My story for Tehelka about the Unforgettable Tour has been published here. Please know that I did not make up that title. While I've heard many Indians and Indian-Americans use "Amreeka" in jest, I am certainly in no place to tease anyone about pronunciation.
But anyway - yay Tehelka! I just wish I'd been able to blow the lid off some scandal at the concert...Aspi and I brainstormed a few fake-pretend concert-related corruption stories (young Unforgettables' Yaarana-style jackets not solar powered! firework showers blind front-row patrons! Chicago show marred by Capone connections!), but none of them would have stuck.
Friday, August 29, 2008
My story for Tehelka about the Unforgettable Tour has been published here. Please know that I did not make up that title. While I've heard many Indians and Indian-Americans use "Amreeka" in jest, I am certainly in no place to tease anyone about pronunciation.
Monday, August 25, 2008
moments in filmi feminism (the first installment in an occasional series): the restaurant brawl in Chak De! India
Here it is, briefly. The girls have just told coach Kabir Khan that they want him out. On his last day of work, he invites them to join him and the staff for lunch. Everyone sits silently at McDonald's, dejected and contemplative. Molly and Mary, the two girls from the northeastern states (Manipur and Mizoram, if I read the official website correctly), go up to the counter, and on their return to their table are again harassed by male onlookers (they've already been leered at outside the training center).
Balbir has had enough
and physically attacks one of the guys.
He shoves back, Mary and Molly join in, and the fight grows to involve all the girls and many boys who were either in the restaurant already or rush in from outside once they see the scale of the fight.
Kabir stops staff Krishnaji and Sukhlal from quieting things down
and only interrupts the fight to caution a boy that to attack from behind is cowardly (and takes another jab at cricket, a running joke in the movie).
A car window is broken, the seating area is trashed,
and Sukhlal is stunned.
Khan says "I told you, Sukhlal. It is spirit, not strength, that makes a team."
The girls gather round and try to stammer out an apology and an invitation to Khan to stay on as coach. He doesn't wait for their formal request and tells them to be on the field early tomorrow morning. Cut to the team walking out of the restaurant and Sukhvinder Singh singing "Chak de! Chak de India!"
Here's what's bugging me. Apart from this scene, Chak De! India is for me a feminist film, unapologetically, boldly, with heart and humor. But women taking on the worst behavior of men and/or male-established/dominated society is not what feminism about. You don't get to attack people because they mistreat you. Of course these jackasses deserved to be punished. Their behavior was harmful and hurtful and unacceptable. I was totally with Balbir when she yelled at them, and I absolutely do not think females must be quiet and just bear whatever sh*t is dished out at them. But vigilante violence isn't really the answer here - in my mind, it's not even an answer (which is one reason I don't always love the 1970s Angry Young Man acrhetype). In a story that highlights personal and professional success by playing by the rules and behaving ethically and with concern for others, it doesn't fit. I'm so disappointed that not only does the movie have the girls engage in this behavior, it also has this outburst of short tempers and violence serve as the bonding moment, the experience that enables the very existence of the team continue. What's the message here? The enemy of my enemy is my friend? We will rise when we beat down others? The people who mistreated us behave like this, so we should too? Violence demonstrates our potential for greatness?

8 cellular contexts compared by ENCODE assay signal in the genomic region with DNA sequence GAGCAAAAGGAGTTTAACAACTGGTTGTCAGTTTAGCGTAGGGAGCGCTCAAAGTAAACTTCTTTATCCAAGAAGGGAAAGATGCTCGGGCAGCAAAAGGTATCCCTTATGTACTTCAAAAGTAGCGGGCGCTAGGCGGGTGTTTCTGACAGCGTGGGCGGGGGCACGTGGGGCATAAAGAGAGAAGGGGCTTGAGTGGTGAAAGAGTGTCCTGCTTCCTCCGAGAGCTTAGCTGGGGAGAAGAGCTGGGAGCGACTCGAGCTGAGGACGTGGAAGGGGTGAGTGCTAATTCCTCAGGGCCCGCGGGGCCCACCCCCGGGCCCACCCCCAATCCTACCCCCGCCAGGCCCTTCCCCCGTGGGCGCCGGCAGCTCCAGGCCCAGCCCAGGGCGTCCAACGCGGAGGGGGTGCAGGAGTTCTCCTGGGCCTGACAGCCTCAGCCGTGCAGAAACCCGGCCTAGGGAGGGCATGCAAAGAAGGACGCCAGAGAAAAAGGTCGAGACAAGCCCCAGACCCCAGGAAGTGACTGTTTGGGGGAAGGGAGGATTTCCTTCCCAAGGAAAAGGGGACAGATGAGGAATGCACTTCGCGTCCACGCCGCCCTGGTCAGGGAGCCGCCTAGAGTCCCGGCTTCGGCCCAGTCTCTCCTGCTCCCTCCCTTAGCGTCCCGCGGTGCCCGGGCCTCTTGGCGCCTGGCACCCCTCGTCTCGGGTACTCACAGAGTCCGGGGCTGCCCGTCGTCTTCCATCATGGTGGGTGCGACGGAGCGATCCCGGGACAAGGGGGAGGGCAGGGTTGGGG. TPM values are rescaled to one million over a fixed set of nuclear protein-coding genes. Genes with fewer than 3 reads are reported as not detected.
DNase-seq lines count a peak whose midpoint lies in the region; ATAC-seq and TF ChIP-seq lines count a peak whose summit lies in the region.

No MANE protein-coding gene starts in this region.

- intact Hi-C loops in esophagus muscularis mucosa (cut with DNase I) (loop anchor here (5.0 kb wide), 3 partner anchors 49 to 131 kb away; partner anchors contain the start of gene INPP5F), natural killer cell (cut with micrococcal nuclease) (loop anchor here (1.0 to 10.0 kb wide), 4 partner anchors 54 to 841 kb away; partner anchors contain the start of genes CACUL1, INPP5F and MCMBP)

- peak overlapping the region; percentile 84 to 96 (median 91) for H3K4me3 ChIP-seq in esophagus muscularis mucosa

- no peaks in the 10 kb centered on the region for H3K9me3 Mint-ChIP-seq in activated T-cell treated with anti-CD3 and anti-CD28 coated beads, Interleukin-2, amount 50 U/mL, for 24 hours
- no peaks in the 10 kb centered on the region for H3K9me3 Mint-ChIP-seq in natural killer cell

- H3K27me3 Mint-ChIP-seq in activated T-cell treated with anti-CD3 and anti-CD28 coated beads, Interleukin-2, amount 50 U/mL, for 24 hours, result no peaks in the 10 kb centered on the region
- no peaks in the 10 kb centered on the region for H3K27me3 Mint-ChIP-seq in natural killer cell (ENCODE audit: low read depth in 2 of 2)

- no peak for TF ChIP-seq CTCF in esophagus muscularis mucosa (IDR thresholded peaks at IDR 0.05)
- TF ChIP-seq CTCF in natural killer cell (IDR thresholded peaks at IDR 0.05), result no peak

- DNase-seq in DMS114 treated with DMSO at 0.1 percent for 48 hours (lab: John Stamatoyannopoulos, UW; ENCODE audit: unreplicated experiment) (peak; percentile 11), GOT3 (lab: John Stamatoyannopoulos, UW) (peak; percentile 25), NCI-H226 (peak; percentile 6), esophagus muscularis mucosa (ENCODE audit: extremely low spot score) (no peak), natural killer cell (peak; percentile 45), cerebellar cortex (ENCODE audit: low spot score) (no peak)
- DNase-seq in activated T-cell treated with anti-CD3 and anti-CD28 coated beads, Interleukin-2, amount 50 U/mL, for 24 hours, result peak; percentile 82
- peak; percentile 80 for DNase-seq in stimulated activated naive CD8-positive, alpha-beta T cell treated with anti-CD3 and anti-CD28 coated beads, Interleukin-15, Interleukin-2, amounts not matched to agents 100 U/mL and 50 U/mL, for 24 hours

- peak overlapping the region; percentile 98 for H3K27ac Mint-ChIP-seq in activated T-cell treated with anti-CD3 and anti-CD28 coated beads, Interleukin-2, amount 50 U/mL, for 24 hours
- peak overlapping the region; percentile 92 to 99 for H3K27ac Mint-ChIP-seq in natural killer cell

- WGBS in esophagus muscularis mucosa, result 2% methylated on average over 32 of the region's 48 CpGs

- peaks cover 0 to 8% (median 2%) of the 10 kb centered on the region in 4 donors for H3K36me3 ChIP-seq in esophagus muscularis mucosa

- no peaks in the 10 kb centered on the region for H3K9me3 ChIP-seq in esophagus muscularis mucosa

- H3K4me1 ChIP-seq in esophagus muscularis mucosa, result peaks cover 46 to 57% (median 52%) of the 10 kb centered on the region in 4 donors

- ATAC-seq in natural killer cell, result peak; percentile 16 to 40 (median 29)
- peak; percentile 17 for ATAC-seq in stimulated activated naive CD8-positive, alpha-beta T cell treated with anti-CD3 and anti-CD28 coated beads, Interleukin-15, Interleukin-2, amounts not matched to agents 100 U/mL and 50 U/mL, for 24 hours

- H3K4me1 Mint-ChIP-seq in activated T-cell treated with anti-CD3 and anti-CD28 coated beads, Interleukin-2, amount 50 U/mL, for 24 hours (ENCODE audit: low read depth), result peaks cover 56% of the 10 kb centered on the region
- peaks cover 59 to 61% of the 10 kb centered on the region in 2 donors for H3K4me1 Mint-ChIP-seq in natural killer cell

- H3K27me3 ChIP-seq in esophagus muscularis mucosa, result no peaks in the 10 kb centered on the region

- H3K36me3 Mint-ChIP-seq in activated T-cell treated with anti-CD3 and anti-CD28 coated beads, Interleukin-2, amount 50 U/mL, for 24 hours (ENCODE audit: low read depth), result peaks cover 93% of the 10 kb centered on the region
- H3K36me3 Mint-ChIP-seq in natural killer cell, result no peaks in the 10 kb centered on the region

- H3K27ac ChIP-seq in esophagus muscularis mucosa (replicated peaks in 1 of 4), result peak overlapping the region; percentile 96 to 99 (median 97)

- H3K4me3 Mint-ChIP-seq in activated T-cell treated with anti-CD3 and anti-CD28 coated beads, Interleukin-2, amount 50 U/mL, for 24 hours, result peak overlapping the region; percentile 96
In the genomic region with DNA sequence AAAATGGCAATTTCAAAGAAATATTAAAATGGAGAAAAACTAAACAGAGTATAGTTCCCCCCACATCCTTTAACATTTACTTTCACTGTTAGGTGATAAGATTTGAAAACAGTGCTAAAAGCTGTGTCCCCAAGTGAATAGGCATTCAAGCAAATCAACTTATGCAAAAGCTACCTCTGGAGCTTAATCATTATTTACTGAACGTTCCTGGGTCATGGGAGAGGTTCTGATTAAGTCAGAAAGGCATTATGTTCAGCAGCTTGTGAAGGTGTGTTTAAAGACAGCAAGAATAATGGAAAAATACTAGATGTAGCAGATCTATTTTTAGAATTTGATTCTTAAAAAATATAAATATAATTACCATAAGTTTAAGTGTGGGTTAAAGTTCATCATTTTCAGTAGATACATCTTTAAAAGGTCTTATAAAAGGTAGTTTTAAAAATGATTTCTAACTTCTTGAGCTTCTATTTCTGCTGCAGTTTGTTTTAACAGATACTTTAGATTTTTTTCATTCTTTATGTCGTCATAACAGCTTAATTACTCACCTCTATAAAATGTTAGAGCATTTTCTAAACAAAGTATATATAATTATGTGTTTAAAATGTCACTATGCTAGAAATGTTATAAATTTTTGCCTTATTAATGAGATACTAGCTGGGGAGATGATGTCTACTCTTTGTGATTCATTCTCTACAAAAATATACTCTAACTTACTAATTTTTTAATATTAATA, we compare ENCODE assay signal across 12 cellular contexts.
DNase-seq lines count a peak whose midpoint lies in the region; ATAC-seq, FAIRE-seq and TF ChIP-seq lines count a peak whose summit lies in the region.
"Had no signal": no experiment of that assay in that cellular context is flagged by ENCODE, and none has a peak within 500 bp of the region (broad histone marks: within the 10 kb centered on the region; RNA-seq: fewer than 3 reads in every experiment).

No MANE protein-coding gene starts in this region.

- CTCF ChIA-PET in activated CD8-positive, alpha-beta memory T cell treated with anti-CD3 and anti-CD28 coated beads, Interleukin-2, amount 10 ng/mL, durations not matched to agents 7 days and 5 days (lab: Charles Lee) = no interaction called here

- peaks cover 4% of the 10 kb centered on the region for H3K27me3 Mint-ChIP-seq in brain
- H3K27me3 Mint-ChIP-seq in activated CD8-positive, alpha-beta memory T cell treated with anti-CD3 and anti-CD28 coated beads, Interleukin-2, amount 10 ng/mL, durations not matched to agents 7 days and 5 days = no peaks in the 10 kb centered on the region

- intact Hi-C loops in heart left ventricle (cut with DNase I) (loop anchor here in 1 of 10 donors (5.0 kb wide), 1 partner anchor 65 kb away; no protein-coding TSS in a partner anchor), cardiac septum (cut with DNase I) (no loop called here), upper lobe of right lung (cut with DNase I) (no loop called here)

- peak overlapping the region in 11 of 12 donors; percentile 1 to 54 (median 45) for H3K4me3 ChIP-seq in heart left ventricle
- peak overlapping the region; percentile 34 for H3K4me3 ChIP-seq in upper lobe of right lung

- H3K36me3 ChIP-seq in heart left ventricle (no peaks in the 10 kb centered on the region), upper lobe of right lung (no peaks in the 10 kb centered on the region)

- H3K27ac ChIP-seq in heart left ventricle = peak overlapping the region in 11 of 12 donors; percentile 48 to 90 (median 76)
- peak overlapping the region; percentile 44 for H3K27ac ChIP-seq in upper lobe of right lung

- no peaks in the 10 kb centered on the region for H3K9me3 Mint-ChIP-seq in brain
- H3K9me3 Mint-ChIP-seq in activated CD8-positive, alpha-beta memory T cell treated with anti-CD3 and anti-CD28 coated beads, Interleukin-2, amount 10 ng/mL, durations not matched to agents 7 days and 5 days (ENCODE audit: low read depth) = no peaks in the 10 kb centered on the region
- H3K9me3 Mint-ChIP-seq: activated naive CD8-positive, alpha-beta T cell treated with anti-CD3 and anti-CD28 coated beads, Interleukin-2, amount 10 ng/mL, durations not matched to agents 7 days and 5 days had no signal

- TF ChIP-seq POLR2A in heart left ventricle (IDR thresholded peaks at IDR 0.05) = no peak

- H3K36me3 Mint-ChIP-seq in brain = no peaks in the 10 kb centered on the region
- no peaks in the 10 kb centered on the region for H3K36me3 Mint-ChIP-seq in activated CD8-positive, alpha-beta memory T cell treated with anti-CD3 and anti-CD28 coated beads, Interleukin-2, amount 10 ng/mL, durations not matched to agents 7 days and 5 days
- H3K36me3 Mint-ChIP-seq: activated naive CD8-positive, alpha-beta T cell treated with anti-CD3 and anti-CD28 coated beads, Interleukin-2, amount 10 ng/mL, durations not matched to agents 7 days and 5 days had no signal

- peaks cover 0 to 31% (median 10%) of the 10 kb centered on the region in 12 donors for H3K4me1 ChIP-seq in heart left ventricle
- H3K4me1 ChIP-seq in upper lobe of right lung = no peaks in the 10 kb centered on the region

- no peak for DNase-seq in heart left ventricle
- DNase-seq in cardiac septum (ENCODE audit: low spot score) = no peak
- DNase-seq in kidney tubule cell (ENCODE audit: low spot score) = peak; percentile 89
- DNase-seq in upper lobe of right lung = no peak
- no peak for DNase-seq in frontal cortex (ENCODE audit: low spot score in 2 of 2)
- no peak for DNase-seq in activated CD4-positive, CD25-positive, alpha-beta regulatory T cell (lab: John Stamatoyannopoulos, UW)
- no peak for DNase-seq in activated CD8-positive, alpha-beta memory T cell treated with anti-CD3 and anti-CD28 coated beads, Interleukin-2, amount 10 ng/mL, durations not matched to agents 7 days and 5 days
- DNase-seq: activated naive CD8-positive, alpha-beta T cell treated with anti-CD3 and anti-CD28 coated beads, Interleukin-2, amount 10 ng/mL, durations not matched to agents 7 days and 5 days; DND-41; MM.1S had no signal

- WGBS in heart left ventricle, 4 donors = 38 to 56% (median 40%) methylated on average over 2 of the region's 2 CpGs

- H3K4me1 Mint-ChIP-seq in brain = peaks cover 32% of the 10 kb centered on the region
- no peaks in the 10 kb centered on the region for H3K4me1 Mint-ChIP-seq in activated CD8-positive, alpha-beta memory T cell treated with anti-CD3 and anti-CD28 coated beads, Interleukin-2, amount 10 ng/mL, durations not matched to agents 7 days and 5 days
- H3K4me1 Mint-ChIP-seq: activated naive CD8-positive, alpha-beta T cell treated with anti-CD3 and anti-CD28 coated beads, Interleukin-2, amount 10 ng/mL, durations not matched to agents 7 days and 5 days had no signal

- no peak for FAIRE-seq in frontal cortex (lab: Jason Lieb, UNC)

Two other problems. It was a cheap tactic to have the big, angry Punjabi girl lead the physical fight - the writers just let her be a stereotype. (When she lashes out physically again later, on the field against the already violent Argentian team, it makes a lot more sense. It falls within the behaviors established for that set of interactions. I have no problem with that.) Additionally, we aren't shown any consequences for this behavior except the team's sudden show of "spirit" and their subsequent realization that they can work together effectively with Khan leading them. No one from the restaurant calls the police, the team doesn't apologize to the restaurant workers, and no one who caused the mess helps clean up. Kabir, you want a team that beats the crap out of people in broad daylight and then shows no responsibility for what they've done? Great. I don't understand why the coach sees this as the moment that demonstrates the girls cohering into a working team.